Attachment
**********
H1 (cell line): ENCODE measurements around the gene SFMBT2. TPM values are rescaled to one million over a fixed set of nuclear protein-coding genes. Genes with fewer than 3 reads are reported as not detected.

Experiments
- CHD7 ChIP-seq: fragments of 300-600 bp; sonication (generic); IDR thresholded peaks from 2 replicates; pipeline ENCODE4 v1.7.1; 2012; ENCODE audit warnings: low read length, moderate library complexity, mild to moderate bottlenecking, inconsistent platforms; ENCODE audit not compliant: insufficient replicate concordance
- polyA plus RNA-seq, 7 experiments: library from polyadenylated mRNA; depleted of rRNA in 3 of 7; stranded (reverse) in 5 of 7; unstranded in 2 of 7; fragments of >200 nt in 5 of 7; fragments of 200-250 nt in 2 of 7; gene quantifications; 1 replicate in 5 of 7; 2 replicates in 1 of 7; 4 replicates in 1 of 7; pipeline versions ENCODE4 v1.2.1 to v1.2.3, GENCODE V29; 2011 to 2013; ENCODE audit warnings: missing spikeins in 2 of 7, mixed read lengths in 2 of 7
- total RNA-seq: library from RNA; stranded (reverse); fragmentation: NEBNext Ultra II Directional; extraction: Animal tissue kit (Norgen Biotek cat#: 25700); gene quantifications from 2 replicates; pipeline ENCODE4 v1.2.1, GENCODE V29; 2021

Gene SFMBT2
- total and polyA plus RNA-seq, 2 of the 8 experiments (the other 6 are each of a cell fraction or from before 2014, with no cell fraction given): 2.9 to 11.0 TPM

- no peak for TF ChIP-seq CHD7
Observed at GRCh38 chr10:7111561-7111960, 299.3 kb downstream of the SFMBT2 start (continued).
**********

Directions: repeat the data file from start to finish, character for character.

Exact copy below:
H1 (cell line): ENCODE measurements around the gene SFMBT2. TPM values are rescaled to one million over a fixed set of nuclear protein-coding genes. Genes with fewer than 3 reads are reported as not detected.

Experiments
- CHD7 ChIP-seq: fragments of 300-600 bp; sonication (generic); IDR thresholded peaks from 2 replicates; pipeline ENCODE4 v1.7.1; 2012; ENCODE audit warnings: low read length, moderate library complexity, mild to moderate bottlenecking, inconsistent platforms; ENCODE audit not compliant: insufficient replicate concordance
- polyA plus RNA-seq, 7 experiments: library from polyadenylated mRNA; depleted of rRNA in 3 of 7; stranded (reverse) in 5 of 7; unstranded in 2 of 7; fragments of >200 nt in 5 of 7; fragments of 200-250 nt in 2 of 7; gene quantifications; 1 replicate in 5 of 7; 2 replicates in 1 of 7; 4 replicates in 1 of 7; pipeline versions ENCODE4 v1.2.1 to v1.2.3, GENCODE V29; 2011 to 2013; ENCODE audit warnings: missing spikeins in 2 of 7, mixed read lengths in 2 of 7
- total RNA-seq: library from RNA; stranded (reverse); fragmentation: NEBNext Ultra II Directional; extraction: Animal tissue kit (Norgen Biotek cat#: 25700); gene quantifications from 2 replicates; pipeline ENCODE4 v1.2.1, GENCODE V29; 2021

Gene SFMBT2
- total and polyA plus RNA-seq, 2 of the 8 experiments (the other 6 are each of a cell fraction or from before 2014, with no cell fraction given): 2.9 to 11.0 TPM

- no peak for TF ChIP-seq CHD7
Observed at GRCh38 chr10:7111561-7111960, 299.3 kb downstream of the SFMBT2 start (continued).